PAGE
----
The Fall of Carlos Ghosn

Christian Wylonis


Carlos Ghosn was recently ousted as the Chairman of Nissan following a scandal involving concealing millions of dollars in personal income and using company assets for his own benefit. Why would a successful business person like Ghosn risk his career to save a few tax dollars? Some commentators have suggested an internal mutiny by Nissan executives nervous over how much power he had accumulated.

Ghosn, a titan of the car industry, is widely credited for leading the merger of Renault, Nissan, and Mitsubishi. He joined Renault in 1996 and became known as “Le Cost Killer” after leading a radical transformation of the then troubled French car-maker. Renault achieved profitability the following year.

In 1999, Renault and Nissan formed the Renault-Nissan alliance and Ghosn assumed the role of COO at Nissan to lead a new turnaround effort. The Nissan Revival Plan called for cutting 21,000 Nissan jobs (14% of total workforce), mostly in Japan; shutting five Japanese plants; reducing the number of suppliers and shareholdings; and auctioning off prized assets such as Nissan's aerospace unit. In the first year of the Nissan Revival Plan, Nissan's consolidated net profit after tax climbed to $2.7 billion for fiscal year 2000, from a consolidated net loss of $6.46 billion in the previous year

In 2005, Ghosn was named president and chief executive officer of Renault. When he assumed the CEO roles at both Renault and Nissan, Ghosn became the world's first person to run two companies on the Fortune Global 500 simultaneously. In 2016, Nissan completed the acquisition of a controlling stake in Mitsubishi and Ghosn took over as Chairman with a plan to lead a turnaround - again.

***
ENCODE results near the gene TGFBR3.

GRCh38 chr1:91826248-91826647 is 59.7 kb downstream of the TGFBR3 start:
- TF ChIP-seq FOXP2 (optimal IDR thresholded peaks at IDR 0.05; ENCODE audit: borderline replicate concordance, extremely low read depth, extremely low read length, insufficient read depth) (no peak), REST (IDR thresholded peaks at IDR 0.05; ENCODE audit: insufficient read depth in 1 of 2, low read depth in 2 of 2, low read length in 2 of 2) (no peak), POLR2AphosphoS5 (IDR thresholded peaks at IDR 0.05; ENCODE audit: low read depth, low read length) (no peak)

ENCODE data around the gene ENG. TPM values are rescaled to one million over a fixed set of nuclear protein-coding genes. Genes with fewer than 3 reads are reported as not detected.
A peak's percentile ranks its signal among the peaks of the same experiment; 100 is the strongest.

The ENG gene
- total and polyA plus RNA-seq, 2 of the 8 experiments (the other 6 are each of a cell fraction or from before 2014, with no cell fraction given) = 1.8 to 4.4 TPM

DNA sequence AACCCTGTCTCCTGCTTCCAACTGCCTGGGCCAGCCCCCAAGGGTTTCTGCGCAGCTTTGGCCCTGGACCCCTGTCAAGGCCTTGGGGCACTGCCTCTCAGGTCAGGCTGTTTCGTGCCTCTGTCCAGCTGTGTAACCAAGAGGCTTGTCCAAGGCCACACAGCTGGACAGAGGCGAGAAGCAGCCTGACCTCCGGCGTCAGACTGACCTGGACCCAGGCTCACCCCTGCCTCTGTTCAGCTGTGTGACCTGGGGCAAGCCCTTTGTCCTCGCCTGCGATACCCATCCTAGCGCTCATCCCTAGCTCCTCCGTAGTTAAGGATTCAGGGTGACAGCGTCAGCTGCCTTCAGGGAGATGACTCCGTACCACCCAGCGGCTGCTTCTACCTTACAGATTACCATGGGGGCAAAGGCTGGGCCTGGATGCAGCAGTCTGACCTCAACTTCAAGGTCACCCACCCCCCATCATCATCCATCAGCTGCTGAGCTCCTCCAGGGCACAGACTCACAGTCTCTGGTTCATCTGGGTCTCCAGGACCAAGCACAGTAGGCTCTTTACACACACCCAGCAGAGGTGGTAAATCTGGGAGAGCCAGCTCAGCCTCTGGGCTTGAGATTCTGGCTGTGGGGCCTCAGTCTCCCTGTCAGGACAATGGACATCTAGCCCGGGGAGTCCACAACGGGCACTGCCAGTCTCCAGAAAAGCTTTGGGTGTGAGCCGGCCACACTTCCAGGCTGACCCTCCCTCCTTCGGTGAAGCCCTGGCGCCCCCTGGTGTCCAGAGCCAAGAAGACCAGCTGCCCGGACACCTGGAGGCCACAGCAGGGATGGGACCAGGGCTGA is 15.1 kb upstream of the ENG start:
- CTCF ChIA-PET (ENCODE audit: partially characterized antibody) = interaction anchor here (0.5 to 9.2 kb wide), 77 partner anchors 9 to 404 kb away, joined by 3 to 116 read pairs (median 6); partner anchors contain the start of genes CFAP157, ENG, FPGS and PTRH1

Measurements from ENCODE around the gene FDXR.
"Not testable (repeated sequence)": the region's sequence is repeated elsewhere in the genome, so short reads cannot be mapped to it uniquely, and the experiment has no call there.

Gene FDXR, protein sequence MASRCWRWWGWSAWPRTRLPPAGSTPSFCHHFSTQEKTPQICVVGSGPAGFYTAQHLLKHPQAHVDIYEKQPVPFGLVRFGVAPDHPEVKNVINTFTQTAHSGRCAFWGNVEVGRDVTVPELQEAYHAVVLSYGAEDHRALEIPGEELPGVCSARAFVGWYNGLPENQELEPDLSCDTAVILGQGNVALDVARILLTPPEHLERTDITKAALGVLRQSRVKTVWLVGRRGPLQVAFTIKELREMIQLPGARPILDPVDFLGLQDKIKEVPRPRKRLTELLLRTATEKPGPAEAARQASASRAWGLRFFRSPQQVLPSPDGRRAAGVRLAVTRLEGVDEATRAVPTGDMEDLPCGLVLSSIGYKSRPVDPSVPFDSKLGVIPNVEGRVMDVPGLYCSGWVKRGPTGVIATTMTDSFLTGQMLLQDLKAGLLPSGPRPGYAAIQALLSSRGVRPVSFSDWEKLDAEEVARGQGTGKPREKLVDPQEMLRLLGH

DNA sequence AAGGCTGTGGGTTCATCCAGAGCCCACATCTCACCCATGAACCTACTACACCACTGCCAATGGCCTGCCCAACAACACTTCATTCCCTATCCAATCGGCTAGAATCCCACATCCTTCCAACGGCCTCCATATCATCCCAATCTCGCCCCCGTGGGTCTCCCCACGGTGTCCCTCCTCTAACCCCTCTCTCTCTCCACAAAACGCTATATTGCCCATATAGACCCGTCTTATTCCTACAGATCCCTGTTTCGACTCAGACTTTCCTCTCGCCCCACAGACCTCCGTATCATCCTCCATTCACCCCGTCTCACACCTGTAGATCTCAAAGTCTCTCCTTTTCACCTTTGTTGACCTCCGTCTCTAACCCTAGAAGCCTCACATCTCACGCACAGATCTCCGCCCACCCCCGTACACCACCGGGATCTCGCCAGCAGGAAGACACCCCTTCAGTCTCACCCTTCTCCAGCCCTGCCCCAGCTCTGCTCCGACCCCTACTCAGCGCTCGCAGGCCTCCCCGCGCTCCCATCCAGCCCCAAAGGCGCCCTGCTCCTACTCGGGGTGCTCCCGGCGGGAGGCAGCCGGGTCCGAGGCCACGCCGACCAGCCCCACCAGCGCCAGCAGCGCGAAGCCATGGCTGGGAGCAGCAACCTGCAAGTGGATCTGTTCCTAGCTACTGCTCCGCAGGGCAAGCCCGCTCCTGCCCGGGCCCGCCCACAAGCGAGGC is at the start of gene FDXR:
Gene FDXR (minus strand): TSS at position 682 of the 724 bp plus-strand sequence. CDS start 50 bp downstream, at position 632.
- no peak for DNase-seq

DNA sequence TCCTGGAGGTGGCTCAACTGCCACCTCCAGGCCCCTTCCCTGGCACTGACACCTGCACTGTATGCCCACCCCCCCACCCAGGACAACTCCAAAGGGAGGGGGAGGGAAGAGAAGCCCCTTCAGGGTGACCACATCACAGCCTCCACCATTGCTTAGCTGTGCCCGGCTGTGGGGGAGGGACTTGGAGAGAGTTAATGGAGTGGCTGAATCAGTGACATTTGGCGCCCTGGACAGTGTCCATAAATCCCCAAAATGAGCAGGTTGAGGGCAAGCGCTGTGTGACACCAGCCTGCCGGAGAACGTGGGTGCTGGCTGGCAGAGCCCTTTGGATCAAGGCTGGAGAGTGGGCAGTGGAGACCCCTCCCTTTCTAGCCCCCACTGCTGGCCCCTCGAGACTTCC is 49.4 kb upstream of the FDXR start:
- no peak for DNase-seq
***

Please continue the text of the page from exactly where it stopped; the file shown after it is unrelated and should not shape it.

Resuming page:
Ghosn is now sitting in a Japanese jail cell. He was detained by Tokyo prosecutors following an internal investigation at Nissan that the company said found "significant acts of misconduct" over many years. Prosecutors allege that he and another Nissan director, Greg Kelly, collaborated to understate Ghosn's income by about $44 million as well as failing to properly disclose homes that were provided for him by Nissan in four different countries. Japanese public broadcaster NHK reported that prosecutors suspect Ghosn may have pocketed money that was meant for other Nissan executives.

But there are suspicions about the timing of Ghosn's downfall, which came amid concerns about the future of the Renault-Nissan partnership. He is thought to have planned a full merger of the carmakers, something that some Nissan executives feared could see their company reduced to a junior partner. Greg Kelly defended his boss's compensation, saying it was discussed with other officials and paid out appropriately.

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